Molar volume:

The molar volume, symbol $V_\mathrm m$ is the volume occupied by one mole of a substance (chemical element or chemical compound) at a given temperature and pressure.

At S.T.P conditions the molar volume of any ideal gas is $\pu{22.711 dm^3}$. My question is: how can two gases with giant difference in molecular size (say $\ce{He}$ and $\ce{Fe}$) have the same volume, considering that the size difference between them is huge, shouldn't the volume they occupy also be different?

Thanks to @MaxW for pointing out a fault.

  • $\begingroup$ Most of the volume in a gas is empty space, not atoms. $\endgroup$ – orthocresol Sep 10 '18 at 15:15
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    $\begingroup$ You have the wrong molar volume. Since 1982, STP is defined as a temperature of 273.15 K (0 °C, 32 °F) and an absolute pressure of exactly $10^5$ Pa (100 kPa, 1 bar) which gives a molar volume of $22.711 \mathrm{dm}^3\mathrm{/mol}$. $\endgroup$ – MaxW Sep 10 '18 at 15:19
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    $\begingroup$ Calculate the average volume containing a single molecule at STP. It's about 36,000 nm3 (cubic nanometers). A single simple molecule (like CO2, SF6, etc) is about 0.03 nm3, meaning that at STP a volume of gas is about 99.9999% empty space. Even if the molecule in question becomes quite large it is still effectively occupying a similarly negligible amount of physical space. $\endgroup$ – J... Sep 10 '18 at 19:13

You have the right thought process; if two real gases have different sized molecules, they won't have the same molar volume. The issue is that your statement about gases at STP refers to ideal gases which by assumption are just point particles that only interact via elastic collisions. To get a better sense of the difference that considering the finite size of molecules and their electrostatic interactions can make, you will want to read up on the various real gas models used, such as the Van der Waals, Redlich-Kwong, and Peng-Robinson models.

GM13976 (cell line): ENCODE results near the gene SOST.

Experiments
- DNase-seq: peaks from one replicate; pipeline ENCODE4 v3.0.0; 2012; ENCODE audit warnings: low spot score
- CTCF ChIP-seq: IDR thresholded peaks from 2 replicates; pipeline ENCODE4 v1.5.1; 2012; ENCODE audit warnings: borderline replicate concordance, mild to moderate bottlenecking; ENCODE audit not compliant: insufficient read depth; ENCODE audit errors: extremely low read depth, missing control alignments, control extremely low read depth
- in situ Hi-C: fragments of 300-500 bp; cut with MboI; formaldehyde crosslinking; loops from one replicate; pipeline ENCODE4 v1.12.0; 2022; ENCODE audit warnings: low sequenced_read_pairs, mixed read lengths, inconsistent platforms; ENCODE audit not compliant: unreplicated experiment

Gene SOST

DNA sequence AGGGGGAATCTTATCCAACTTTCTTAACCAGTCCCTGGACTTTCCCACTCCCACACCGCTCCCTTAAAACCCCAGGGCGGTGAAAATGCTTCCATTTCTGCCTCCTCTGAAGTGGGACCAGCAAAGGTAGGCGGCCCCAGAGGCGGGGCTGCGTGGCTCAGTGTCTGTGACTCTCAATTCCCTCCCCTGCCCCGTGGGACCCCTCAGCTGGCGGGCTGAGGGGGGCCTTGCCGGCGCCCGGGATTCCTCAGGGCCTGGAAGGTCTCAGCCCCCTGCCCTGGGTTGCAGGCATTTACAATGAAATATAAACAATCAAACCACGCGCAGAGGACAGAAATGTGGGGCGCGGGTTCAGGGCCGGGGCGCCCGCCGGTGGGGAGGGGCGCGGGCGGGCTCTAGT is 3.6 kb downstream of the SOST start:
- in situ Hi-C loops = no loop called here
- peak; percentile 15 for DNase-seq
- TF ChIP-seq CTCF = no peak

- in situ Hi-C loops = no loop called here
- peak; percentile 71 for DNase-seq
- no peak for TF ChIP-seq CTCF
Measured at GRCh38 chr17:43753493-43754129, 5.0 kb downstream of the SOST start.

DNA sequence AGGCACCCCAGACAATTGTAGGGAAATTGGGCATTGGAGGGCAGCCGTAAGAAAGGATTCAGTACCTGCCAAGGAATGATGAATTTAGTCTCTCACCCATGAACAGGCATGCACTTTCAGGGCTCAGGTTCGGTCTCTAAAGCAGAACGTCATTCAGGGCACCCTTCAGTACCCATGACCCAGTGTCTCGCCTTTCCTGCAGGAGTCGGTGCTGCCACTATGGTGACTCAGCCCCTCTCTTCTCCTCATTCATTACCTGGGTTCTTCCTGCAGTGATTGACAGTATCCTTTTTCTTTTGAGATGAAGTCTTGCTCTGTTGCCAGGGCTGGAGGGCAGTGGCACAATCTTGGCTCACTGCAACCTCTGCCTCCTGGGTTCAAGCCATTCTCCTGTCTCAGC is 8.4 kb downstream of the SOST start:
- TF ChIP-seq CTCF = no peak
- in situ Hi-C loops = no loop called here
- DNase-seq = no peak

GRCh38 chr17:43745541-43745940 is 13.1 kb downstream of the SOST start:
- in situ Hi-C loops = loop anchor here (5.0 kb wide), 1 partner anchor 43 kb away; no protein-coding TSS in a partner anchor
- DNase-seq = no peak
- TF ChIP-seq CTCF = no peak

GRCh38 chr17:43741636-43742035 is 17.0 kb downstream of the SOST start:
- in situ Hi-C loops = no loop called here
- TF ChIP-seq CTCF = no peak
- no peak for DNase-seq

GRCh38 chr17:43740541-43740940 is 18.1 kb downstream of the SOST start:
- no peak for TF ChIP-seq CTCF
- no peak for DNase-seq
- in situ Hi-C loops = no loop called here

As a small side note, MaxW is correct that the definition of STP you are using is out of date so the molar volume at STP with the new definition is slightly higher. Its still quite common to see people accidentally continuing to use the old definition, so be on the lookout for that.

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  • $\begingroup$ So, what you are saying is that they don't have same volume? I wasn't aware of the change regarding STP, will read into it as well. $\endgroup$ – Any3nymous user Sep 10 '18 at 15:31
  • $\begingroup$ @Any3nymoususer they would not have the same volume, though in most cases the difference is very small because molecules don't take up a lot of space. The specifics of how much the molecular size matters depends on the model you are using to describe a real gas. $\endgroup$ – Tyberius Sep 10 '18 at 15:35
  • $\begingroup$ Very small doesn't make them equal. Anyhow so lemme see if I understood correctly: The difference although really small (as atoms themselves are small), is there and in most events they won't be equal? $\endgroup$ – Any3nymous user Sep 10 '18 at 15:38
  • $\begingroup$ Can you possibly give a reference read. It'd be great if I could read up on this? Thanks for taking the time to answer $\endgroup$ – Any3nymous user Sep 10 '18 at 15:40
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    $\begingroup$ @Any3nymoususer remember that ideal gas law is even previous to the periodic table. It was found experimentally, and explains fairly well behaviour of gases. You can wonder about molecules' size, but take that into account i.e all microscopical interpretations come centuries later. $\endgroup$ – user43021 Sep 11 '18 at 1:48

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